John, your comment here came to my mind while watching this service: tinysa.com/sermon/7161780503 Wondering if you would enjoy this kind of reverent worship. Regards
Mike wrote: Ok, I'll read again how psalms are the only authorized way to sing praise to the Lord, then with closer understanding maybe come to a different conclusion than the obvious, which is- Newton's Amazing Grace was CCM in his day. Unless we have new definition of contemporary, which wouldn't surprise
No, Mike, the issue is not about the meaning of the word 'contemporary'. CCM differs widely in character from the music Watts or Newton sang. Neither is about singing Psalms only, which you are wrongly inferring
Dave A child of God does not delight in backbiting, neither delights in personal abuse as you do. Seldom a nasty busibody is found in the way of godliness.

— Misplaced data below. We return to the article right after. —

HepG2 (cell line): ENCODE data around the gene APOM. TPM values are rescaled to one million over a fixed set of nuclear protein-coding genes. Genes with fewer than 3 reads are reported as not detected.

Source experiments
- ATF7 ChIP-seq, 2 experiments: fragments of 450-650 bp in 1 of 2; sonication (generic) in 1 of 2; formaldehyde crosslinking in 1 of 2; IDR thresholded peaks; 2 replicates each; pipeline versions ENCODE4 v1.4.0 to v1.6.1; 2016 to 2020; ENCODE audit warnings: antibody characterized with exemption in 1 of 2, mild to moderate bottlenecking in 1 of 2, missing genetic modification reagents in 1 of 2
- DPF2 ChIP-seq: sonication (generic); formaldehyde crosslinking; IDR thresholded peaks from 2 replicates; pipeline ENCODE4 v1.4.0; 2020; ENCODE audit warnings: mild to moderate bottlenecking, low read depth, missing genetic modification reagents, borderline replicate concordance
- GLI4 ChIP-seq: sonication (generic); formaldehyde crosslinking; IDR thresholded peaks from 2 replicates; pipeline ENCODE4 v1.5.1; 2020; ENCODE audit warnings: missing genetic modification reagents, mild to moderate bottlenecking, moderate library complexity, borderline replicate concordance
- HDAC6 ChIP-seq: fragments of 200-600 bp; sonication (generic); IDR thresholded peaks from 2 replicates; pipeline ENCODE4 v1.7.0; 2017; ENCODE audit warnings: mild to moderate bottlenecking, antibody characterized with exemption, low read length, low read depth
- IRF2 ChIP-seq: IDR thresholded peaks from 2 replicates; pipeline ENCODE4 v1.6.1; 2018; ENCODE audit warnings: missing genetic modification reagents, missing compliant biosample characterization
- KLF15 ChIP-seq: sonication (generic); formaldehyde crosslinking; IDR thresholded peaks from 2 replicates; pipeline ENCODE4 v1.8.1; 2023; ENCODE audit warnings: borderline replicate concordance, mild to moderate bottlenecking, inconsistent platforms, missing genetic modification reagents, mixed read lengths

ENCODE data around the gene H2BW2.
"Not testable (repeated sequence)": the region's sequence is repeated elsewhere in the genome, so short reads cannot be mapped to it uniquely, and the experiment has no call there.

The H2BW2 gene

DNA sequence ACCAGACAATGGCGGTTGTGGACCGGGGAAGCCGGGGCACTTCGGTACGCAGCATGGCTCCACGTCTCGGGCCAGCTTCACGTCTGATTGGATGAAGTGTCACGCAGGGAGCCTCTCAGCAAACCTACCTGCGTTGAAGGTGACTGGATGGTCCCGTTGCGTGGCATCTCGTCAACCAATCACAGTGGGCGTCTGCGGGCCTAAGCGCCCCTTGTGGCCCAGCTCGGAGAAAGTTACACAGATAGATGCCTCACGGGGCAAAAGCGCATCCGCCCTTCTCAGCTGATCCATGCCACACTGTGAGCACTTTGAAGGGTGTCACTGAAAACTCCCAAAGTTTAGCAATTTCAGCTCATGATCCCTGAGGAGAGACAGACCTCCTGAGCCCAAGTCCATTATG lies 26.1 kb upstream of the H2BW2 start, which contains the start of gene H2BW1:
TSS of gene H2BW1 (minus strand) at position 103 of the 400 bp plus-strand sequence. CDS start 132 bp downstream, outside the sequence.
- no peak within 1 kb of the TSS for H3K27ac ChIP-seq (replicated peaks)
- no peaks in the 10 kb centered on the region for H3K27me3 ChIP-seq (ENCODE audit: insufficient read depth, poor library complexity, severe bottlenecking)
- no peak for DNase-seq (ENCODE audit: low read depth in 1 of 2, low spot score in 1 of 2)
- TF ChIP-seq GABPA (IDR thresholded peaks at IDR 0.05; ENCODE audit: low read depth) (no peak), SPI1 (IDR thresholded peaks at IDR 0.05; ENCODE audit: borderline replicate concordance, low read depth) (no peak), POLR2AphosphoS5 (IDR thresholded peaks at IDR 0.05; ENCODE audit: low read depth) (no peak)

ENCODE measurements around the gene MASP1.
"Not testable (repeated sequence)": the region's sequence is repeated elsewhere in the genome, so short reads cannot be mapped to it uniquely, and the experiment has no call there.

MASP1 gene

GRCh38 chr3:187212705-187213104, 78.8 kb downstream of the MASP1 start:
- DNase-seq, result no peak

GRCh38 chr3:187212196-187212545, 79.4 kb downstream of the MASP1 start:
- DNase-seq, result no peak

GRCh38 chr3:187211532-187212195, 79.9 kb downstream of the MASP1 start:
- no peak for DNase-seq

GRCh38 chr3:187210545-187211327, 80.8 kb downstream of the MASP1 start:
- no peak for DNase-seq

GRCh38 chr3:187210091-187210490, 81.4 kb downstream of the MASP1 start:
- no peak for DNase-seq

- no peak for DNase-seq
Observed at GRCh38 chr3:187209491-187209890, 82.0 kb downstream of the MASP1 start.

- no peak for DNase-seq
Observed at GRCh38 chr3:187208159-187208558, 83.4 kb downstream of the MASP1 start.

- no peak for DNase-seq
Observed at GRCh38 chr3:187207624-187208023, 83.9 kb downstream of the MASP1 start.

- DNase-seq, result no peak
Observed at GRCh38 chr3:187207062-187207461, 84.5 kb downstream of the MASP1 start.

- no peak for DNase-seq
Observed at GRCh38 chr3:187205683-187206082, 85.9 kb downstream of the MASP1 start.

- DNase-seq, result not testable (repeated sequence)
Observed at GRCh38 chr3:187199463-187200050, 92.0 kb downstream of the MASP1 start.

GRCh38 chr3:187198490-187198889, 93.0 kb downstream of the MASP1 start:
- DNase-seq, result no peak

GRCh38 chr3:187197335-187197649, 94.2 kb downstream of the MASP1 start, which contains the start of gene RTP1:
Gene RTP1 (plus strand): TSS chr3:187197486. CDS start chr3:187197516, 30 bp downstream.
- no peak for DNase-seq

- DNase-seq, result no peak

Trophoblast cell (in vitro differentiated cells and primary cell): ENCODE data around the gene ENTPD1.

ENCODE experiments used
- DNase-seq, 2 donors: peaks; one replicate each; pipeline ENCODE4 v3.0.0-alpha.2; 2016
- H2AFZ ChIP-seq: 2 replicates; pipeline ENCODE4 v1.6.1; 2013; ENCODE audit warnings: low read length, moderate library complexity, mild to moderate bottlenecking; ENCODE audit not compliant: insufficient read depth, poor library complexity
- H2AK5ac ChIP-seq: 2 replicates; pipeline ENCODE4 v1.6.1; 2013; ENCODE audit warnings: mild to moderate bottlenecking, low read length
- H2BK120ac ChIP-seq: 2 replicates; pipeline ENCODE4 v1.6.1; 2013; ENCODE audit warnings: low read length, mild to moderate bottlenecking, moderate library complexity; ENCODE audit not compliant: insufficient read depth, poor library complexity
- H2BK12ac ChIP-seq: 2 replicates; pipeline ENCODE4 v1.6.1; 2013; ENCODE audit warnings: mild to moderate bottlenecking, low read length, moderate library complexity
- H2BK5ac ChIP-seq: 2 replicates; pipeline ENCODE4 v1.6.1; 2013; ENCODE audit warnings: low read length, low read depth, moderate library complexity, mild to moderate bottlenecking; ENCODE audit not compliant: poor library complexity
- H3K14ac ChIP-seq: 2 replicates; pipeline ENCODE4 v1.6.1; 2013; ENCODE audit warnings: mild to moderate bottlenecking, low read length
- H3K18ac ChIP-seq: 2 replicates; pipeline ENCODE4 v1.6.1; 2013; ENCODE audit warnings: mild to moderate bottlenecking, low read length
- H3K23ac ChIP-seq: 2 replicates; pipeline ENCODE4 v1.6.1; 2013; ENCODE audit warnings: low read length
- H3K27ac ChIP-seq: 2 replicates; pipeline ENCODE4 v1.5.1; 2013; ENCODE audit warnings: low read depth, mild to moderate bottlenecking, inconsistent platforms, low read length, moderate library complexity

Check yourself in case the derision your spirit diplays traces back from hell itself. This is an open medium, to which genuine edifying comment is welcome, not hateful disrespectful harassment. May your soul find mercy in repentance.
".. they laid to my charge things that I knew not .. They rewarded me evil for good.. " Ps 35
".. To turn aside the right of a man before the face of the most High, To subvert a man in his cause, the Lord approves not" Lm 3
"But if ye bite and devour one another, take heed that ye be not consumed one of another" Galatians 5
Rodney K. wrote: "Entertainment is the devil's substitute for Joy, the less joy of the Lord you have the more entertainment you need." - Leonard Ravenhill